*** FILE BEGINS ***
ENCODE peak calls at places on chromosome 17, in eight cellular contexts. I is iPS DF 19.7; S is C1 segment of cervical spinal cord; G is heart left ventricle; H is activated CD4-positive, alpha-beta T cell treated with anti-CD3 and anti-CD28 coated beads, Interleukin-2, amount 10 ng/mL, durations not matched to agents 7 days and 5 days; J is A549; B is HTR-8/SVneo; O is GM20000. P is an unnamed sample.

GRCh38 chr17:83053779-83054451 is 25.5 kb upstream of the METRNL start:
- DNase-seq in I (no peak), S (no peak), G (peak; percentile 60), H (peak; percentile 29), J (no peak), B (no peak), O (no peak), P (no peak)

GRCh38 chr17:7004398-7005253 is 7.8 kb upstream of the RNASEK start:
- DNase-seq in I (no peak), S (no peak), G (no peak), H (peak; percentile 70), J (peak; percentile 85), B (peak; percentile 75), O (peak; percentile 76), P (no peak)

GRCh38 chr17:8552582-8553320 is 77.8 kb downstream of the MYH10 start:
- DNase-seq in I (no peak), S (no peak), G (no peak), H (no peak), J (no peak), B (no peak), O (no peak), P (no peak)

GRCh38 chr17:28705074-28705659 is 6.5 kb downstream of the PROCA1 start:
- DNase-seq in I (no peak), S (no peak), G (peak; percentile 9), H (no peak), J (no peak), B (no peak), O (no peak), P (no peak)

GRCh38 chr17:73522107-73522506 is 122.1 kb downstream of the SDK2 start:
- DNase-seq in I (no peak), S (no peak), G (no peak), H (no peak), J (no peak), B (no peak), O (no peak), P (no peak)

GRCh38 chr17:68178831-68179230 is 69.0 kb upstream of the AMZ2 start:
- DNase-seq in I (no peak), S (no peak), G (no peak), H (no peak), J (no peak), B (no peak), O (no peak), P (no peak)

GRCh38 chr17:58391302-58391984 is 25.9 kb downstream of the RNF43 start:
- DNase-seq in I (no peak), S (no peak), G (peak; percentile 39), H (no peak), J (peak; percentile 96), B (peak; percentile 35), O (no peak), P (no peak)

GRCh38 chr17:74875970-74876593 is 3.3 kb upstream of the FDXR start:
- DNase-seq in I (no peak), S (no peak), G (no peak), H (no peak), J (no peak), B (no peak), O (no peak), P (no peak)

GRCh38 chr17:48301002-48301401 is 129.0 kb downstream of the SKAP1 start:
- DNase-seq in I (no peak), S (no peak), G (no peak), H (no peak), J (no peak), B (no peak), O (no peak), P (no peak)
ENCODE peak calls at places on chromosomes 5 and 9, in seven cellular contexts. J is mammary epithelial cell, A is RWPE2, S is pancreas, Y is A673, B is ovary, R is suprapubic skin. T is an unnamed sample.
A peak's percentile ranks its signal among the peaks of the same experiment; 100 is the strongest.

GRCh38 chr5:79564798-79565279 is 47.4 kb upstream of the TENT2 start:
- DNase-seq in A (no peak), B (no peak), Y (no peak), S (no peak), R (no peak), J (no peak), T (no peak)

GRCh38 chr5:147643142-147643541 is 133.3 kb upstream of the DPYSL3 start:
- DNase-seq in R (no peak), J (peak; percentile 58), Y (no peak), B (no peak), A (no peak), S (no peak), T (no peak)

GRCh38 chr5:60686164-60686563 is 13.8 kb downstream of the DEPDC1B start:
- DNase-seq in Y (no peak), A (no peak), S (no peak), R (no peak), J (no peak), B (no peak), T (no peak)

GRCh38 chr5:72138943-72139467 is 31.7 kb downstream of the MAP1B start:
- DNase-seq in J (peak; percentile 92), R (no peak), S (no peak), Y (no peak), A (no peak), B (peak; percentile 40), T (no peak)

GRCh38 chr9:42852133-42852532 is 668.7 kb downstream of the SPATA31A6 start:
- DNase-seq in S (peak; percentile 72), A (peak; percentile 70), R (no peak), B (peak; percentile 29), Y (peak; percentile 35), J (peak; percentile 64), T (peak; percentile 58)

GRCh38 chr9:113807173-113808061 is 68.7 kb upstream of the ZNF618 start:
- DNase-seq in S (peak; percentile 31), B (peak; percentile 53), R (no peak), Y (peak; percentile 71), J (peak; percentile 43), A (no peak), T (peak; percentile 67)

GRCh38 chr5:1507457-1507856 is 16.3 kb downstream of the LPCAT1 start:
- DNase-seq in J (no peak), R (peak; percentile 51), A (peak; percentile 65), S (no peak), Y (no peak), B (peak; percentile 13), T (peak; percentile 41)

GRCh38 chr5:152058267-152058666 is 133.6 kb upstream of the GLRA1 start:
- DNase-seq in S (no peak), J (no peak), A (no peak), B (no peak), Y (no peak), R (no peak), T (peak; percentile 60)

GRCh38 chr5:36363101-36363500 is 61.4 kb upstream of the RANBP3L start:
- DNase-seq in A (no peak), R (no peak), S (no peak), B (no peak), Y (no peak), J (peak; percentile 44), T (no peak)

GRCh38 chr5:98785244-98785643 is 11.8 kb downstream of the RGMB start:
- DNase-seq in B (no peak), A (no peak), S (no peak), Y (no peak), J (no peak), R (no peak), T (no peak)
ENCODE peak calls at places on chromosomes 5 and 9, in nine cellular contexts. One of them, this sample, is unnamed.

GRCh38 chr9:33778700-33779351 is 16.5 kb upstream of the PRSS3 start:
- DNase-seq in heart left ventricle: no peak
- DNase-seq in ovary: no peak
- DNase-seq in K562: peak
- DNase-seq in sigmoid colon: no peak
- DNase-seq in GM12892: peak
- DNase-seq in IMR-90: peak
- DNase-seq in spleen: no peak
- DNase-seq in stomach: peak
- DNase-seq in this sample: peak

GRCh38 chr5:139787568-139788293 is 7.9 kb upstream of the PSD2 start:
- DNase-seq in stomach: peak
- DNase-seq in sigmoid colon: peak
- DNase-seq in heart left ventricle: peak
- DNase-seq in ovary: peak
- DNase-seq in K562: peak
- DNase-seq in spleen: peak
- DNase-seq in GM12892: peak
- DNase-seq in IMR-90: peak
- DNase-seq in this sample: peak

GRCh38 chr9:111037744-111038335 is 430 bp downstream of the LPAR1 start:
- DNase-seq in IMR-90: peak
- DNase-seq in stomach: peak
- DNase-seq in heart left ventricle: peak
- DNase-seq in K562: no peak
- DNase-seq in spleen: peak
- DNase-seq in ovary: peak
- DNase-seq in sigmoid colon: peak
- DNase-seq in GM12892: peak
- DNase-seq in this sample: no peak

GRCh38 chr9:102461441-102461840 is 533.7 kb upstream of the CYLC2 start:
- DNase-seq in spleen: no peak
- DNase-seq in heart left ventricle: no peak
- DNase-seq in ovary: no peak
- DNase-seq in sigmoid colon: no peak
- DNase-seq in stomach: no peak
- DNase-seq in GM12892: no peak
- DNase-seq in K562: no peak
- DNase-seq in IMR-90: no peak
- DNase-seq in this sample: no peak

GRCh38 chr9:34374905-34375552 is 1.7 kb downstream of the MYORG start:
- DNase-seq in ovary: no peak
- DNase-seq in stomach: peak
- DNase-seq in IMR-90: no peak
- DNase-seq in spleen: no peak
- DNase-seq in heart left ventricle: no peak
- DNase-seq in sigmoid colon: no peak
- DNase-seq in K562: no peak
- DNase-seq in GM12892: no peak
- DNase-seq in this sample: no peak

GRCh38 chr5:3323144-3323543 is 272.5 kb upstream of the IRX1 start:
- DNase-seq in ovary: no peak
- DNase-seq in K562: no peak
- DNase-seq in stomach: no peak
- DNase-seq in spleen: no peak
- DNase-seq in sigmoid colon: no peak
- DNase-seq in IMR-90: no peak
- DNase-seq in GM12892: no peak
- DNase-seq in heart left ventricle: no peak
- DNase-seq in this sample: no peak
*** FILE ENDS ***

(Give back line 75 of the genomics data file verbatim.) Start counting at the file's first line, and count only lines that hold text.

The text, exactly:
- DNase-seq in heart left ventricle: no peak